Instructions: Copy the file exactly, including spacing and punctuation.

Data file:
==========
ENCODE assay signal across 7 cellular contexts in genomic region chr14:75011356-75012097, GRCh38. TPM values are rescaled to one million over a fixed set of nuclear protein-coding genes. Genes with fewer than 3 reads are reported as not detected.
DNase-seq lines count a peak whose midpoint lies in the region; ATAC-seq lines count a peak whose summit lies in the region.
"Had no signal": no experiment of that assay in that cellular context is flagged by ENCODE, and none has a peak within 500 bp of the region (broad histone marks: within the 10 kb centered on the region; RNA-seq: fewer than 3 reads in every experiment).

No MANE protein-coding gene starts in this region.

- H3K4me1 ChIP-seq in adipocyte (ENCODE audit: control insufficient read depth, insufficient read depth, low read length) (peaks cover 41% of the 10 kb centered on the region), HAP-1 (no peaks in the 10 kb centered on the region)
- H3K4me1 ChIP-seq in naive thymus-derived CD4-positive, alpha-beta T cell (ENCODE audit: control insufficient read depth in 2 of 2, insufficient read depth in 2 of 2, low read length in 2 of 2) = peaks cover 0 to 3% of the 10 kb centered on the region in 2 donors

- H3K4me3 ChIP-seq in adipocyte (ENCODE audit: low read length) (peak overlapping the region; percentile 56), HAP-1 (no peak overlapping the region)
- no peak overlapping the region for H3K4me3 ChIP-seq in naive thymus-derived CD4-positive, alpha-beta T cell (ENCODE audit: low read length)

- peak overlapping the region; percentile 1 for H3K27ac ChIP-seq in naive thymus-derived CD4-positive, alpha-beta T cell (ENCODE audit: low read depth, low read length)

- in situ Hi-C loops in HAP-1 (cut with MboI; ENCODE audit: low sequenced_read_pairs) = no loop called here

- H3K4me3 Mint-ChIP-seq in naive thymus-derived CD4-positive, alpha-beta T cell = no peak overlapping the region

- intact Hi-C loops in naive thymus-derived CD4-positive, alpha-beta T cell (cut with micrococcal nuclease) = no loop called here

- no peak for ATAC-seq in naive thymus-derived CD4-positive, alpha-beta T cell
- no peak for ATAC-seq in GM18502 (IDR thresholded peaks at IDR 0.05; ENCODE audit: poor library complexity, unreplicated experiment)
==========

ENCODE assay signal across 7 cellular contexts in genomic region chr14:75011356-75012097, GRCh38. TPM values are rescaled to one million over a fixed set of nuclear protein-coding genes. Genes with fewer than 3 reads are reported as not detected.
DNase-seq lines count a peak whose midpoint lies in the region; ATAC-seq lines count a peak whose summit lies in the region.
"Had no signal": no experiment of that assay in that cellular context is flagged by ENCODE, and none has a peak within 500 bp of the region (broad histone marks: within the 10 kb centered on the region; RNA-seq: fewer than 3 reads in every experiment).

No MANE protein-coding gene starts in this region.

- H3K4me1 ChIP-seq in adipocyte (ENCODE audit: control insufficient read depth, insufficient read depth, low read length) (peaks cover 41% of the 10 kb centered on the region), HAP-1 (no peaks in the 10 kb centered on the region)
- H3K4me1 ChIP-seq in naive thymus-derived CD4-positive, alpha-beta T cell (ENCODE audit: control insufficient read depth in 2 of 2, insufficient read depth in 2 of 2, low read length in 2 of 2) = peaks cover 0 to 3% of the 10 kb centered on the region in 2 donors

- H3K4me3 ChIP-seq in adipocyte (ENCODE audit: low read length) (peak overlapping the region; percentile 56), HAP-1 (no peak overlapping the region)
- no peak overlapping the region for H3K4me3 ChIP-seq in naive thymus-derived CD4-positive, alpha-beta T cell (ENCODE audit: low read length)

- peak overlapping the region; percentile 1 for H3K27ac ChIP-seq in naive thymus-derived CD4-positive, alpha-beta T cell (ENCODE audit: low read depth, low read length)

- in situ Hi-C loops in HAP-1 (cut with MboI; ENCODE audit: low sequenced_read_pairs) = no loop called here

- H3K4me3 Mint-ChIP-seq in naive thymus-derived CD4-positive, alpha-beta T cell = no peak overlapping the region

- intact Hi-C loops in naive thymus-derived CD4-positive, alpha-beta T cell (cut with micrococcal nuclease) = no loop called here

- no peak for ATAC-seq in naive thymus-derived CD4-positive, alpha-beta T cell
- no peak for ATAC-seq in GM18502 (IDR thresholded peaks at IDR 0.05; ENCODE audit: poor library complexity, unreplicated experiment)